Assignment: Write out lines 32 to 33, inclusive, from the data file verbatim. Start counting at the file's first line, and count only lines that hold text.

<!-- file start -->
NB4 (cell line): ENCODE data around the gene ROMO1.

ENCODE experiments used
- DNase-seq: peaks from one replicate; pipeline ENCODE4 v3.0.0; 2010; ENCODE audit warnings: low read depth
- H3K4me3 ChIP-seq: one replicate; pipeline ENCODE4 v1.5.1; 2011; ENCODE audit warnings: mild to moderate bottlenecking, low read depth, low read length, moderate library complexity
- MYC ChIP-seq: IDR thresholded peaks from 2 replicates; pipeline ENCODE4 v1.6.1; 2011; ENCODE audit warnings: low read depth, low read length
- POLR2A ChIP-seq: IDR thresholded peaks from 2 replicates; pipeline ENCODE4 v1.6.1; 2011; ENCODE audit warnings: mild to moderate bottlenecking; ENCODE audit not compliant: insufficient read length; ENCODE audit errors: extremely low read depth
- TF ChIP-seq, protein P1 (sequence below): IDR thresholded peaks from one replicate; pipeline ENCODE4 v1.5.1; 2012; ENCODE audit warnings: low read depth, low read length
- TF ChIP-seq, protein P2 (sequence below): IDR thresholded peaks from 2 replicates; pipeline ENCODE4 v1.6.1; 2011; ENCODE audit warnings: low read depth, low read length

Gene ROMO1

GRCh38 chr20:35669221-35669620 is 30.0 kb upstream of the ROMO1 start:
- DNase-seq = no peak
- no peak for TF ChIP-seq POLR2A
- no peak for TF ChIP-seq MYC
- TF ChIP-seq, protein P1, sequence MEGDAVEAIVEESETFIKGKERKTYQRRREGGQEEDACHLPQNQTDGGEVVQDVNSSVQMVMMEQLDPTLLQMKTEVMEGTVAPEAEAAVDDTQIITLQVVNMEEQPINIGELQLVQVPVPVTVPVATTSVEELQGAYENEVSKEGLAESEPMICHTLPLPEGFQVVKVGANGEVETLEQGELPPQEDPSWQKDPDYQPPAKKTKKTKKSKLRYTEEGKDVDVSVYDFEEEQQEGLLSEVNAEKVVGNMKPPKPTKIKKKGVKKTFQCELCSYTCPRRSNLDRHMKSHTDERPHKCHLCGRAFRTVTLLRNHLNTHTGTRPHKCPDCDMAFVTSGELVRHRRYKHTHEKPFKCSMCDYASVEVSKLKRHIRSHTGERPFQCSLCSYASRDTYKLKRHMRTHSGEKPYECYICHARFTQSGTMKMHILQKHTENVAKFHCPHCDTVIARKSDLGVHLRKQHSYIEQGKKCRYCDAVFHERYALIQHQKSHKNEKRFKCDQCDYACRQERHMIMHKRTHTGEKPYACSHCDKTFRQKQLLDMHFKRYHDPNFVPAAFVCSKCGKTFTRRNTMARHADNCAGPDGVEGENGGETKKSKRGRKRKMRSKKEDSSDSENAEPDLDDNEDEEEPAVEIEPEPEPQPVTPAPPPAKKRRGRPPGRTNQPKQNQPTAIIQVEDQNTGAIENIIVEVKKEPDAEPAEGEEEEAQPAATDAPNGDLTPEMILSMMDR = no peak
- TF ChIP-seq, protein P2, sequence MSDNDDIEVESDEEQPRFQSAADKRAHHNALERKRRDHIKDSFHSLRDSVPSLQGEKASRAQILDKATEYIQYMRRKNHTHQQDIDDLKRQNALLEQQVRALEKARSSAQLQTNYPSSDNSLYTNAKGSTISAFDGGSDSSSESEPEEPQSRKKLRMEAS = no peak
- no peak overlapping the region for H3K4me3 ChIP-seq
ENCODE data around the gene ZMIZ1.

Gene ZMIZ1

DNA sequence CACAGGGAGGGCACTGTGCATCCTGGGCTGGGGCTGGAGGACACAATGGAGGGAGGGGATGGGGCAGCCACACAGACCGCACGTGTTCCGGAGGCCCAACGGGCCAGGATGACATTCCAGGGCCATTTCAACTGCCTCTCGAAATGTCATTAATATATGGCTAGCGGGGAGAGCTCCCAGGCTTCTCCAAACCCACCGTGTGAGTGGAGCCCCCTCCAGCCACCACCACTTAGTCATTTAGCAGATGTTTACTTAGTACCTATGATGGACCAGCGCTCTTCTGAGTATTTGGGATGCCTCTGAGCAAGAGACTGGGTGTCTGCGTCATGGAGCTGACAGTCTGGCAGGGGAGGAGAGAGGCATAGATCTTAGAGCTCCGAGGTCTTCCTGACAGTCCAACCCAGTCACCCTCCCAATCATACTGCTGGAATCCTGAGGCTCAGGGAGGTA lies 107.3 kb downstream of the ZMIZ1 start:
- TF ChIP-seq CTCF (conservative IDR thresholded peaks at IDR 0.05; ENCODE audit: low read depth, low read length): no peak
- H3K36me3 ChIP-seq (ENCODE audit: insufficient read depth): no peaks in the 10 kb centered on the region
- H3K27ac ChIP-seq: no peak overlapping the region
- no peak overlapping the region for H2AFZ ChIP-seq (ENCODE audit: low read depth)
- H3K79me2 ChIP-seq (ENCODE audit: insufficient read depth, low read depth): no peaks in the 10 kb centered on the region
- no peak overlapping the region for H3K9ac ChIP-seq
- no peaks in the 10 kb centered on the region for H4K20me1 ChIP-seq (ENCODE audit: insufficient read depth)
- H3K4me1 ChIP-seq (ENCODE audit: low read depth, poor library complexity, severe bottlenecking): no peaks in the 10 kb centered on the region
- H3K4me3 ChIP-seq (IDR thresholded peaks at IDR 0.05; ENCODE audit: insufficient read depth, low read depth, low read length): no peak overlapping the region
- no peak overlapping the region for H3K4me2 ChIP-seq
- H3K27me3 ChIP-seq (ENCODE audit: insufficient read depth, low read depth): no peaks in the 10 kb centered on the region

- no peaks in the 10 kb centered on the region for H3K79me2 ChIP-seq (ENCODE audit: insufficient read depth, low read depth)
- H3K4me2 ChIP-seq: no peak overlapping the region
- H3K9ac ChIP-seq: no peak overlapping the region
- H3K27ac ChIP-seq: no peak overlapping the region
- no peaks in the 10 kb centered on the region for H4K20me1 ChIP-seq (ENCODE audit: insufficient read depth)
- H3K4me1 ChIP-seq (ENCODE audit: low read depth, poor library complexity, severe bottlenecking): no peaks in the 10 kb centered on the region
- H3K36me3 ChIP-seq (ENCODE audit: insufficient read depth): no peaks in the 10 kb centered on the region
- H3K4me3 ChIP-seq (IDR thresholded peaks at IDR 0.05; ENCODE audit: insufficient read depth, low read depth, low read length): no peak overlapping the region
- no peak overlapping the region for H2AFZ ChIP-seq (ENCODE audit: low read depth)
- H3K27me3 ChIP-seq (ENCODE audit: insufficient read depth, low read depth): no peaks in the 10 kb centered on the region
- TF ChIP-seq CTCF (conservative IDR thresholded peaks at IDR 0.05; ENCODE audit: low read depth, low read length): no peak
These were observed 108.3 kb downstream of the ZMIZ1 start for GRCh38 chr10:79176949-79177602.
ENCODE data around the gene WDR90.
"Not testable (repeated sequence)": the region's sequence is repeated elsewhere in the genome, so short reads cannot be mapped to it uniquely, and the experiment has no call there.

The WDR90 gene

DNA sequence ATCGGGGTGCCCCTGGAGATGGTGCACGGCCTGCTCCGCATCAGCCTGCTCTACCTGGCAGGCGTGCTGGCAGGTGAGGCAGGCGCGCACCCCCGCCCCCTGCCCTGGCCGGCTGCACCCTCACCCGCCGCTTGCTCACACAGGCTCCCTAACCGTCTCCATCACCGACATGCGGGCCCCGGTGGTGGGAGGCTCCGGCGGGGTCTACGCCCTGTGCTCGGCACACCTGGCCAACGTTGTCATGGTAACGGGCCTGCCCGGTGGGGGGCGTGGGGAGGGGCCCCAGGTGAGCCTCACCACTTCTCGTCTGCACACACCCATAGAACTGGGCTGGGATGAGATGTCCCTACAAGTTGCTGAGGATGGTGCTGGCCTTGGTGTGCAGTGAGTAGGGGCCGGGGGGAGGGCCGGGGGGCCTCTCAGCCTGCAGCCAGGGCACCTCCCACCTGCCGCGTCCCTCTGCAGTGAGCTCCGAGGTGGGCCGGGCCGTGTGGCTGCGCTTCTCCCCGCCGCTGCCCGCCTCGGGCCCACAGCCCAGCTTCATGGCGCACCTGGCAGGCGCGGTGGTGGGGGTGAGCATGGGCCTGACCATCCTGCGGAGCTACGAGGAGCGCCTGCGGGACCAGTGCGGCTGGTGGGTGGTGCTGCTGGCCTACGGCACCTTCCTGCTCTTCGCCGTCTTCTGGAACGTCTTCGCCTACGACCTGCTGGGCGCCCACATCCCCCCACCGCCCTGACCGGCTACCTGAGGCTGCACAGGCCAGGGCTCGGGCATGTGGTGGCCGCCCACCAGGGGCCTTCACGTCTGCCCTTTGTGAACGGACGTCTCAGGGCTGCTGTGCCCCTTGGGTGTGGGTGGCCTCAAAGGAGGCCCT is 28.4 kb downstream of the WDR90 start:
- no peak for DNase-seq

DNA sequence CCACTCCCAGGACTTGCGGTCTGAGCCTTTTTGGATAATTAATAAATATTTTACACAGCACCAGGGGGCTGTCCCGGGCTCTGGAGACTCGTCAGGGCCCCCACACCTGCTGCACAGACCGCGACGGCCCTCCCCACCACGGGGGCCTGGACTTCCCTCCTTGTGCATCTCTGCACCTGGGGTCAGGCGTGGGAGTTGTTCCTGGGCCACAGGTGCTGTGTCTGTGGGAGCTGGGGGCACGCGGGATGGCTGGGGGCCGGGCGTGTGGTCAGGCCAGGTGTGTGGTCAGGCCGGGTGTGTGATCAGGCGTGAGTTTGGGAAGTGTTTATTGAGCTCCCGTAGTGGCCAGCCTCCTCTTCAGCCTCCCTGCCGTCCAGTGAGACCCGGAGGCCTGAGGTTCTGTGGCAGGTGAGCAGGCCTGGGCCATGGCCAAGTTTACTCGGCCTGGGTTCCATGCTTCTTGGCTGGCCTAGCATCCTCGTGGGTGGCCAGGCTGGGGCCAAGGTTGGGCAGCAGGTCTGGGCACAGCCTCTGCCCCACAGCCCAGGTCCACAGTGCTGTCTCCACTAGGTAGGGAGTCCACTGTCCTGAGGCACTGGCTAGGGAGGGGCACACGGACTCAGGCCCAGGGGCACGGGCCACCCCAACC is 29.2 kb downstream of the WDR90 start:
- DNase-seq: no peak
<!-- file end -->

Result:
- H3K4me2 ChIP-seq: no peak overlapping the region
- H3K9ac ChIP-seq: no peak overlapping the region